Despite the fact that NSAIDs are not recommended among patients with established cardiovascular disease, many patients receive NSAID treatment for a short period of time. However, up until recently, data on the relationship between treatment duration and associated cardiovascular risk were sparse and have not been summarized.
A series of recent studies of patients with prior myocardial infarction (MI) demonstrated that short-term treatment with most NSAIDs is associated with an increased cardiovascular risk relative to no NSAID treatment. These studies furthermore demonstrated that NSAID use among patients with first-time MI was associated with persistently increased risk of all-cause mortality and of a composite of coronary death or nonfatal recurrent MI for at least 5 years thereafter.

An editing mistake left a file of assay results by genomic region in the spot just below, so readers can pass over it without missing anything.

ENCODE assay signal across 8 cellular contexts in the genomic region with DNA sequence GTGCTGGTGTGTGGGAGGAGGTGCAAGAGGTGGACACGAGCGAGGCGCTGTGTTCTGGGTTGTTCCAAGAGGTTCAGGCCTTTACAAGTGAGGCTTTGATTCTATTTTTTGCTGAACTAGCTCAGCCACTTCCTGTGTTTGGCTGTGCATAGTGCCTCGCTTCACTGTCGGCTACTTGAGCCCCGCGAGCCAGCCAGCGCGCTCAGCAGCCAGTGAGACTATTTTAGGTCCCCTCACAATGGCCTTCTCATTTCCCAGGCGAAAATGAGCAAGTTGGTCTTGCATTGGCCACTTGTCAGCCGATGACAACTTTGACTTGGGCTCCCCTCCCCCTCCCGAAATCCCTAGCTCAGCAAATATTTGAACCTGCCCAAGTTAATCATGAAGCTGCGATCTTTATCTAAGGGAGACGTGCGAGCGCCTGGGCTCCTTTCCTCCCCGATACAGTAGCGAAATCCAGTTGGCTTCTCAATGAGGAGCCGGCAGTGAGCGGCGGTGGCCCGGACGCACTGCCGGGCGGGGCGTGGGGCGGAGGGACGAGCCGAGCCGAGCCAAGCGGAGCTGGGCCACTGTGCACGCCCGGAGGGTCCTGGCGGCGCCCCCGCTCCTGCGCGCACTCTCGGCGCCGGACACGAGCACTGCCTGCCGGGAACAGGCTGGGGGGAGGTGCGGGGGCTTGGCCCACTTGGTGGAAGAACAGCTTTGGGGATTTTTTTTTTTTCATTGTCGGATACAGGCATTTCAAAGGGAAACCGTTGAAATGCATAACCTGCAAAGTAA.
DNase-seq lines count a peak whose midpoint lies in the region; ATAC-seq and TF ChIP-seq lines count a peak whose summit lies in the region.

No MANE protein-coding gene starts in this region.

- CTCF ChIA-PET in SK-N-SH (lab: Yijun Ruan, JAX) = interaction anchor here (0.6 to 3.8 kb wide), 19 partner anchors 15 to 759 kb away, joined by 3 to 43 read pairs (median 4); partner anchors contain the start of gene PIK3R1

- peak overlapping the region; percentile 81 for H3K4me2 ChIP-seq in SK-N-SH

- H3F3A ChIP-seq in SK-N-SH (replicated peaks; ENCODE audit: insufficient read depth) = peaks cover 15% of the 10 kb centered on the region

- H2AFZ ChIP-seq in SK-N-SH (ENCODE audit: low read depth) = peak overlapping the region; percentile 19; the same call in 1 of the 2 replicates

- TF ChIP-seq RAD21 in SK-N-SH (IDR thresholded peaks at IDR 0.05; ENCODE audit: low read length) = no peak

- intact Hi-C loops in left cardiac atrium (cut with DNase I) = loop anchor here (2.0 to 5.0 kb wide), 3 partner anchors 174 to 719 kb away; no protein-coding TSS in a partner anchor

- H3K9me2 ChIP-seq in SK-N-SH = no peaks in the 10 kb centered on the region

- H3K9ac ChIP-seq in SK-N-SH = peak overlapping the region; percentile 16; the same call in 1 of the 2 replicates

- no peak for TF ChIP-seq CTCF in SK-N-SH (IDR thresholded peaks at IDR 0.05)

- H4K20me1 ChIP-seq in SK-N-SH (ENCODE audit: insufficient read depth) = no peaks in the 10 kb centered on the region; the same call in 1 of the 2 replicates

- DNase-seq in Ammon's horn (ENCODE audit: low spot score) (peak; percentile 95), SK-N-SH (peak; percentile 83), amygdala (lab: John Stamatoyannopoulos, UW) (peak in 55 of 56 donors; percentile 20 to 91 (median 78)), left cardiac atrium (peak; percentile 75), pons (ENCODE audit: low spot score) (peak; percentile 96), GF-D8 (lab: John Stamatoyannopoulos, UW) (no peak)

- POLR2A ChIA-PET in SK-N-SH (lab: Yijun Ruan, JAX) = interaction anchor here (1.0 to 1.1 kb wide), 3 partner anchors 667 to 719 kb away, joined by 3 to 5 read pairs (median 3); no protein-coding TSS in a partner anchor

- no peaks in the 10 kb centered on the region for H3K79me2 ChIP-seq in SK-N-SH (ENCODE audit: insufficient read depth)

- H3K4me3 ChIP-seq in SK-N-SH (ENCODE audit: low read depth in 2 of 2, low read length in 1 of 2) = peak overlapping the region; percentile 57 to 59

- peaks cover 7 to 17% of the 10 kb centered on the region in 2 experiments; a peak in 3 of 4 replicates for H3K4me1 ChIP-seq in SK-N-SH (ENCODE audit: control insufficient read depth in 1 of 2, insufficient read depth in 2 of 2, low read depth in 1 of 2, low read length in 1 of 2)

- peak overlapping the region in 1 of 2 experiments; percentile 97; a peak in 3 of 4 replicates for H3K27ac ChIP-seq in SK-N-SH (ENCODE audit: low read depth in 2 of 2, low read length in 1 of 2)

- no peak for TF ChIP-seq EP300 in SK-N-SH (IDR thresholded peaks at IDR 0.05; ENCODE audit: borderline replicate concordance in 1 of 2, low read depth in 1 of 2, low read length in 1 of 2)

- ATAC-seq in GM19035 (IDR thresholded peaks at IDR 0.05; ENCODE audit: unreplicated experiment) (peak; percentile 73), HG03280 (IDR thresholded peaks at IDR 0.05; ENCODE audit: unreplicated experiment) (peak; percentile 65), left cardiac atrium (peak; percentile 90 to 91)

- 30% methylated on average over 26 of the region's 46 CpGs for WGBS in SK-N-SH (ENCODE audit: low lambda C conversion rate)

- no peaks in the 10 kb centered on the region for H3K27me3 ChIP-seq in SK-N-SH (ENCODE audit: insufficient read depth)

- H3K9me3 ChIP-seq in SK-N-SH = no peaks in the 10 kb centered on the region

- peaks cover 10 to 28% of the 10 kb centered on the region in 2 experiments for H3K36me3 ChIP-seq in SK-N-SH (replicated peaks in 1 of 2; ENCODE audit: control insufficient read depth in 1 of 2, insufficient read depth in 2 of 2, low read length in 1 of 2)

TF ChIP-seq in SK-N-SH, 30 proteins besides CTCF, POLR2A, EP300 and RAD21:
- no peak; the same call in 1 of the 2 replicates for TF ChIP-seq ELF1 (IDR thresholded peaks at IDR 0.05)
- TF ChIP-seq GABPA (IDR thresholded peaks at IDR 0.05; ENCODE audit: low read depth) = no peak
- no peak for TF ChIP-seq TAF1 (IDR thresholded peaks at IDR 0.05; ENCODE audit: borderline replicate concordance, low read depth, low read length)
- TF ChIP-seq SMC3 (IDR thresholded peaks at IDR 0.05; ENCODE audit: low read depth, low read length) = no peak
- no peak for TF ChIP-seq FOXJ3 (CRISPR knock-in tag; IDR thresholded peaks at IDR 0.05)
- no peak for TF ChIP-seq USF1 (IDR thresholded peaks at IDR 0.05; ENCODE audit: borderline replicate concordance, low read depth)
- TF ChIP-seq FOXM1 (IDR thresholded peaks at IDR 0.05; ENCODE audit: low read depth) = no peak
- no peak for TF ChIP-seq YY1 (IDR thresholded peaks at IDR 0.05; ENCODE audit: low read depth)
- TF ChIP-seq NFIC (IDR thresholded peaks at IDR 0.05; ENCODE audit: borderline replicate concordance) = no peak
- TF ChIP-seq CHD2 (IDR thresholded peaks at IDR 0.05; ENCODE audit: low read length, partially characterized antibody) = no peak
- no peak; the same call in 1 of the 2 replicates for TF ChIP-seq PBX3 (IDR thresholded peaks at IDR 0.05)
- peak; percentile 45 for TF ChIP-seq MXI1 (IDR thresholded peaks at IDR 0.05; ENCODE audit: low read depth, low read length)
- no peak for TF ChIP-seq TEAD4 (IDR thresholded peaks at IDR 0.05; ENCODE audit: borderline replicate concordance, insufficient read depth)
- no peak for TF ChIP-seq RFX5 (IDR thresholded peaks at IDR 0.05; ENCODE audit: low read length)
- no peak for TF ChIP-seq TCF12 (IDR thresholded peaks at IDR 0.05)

The present review indicates that there is no apparent well-tolerated therapeutic window for associated cardiovascular risk and NSAID use in patients with prior MI. Further randomized studies are warranted to evaluate the cardiovascular safety of NSAIDs, but, at this point, the overall evidence suggests advising caution in using NSAIDs at all times after MI. Legislation bodies need to address this issue of public health proportions, as studies have shown that utilization rates of NSAID keep increasing.
aDepartment of Cardiology, Copenhagen University Hospital Gentofte, Hellerup
bFaculty of health and medical sciences, University of Copenhagen
cNational Institute of Public Health, University of Southern Denmark
dDepartment of Cardiology, the Heart Centre, Copenhagen University Hospital Rigshospitalet, Copenhagen, Denmark
eDuke Clinical Research Institute, Duke University Medical Center, Durham, North Carolina, USA
Correspondence to Anne-Marie Schjerning Olsen, MD, Department of Cardiology – Post 635, Copenhagen University Hospital Gentofte, Niels Andersens Vej 65, 2900 Hellerup, Denmark. Tel: +45 60 16 93 40; fax: +45 70201283; e-mail: firstname.lastname@example.org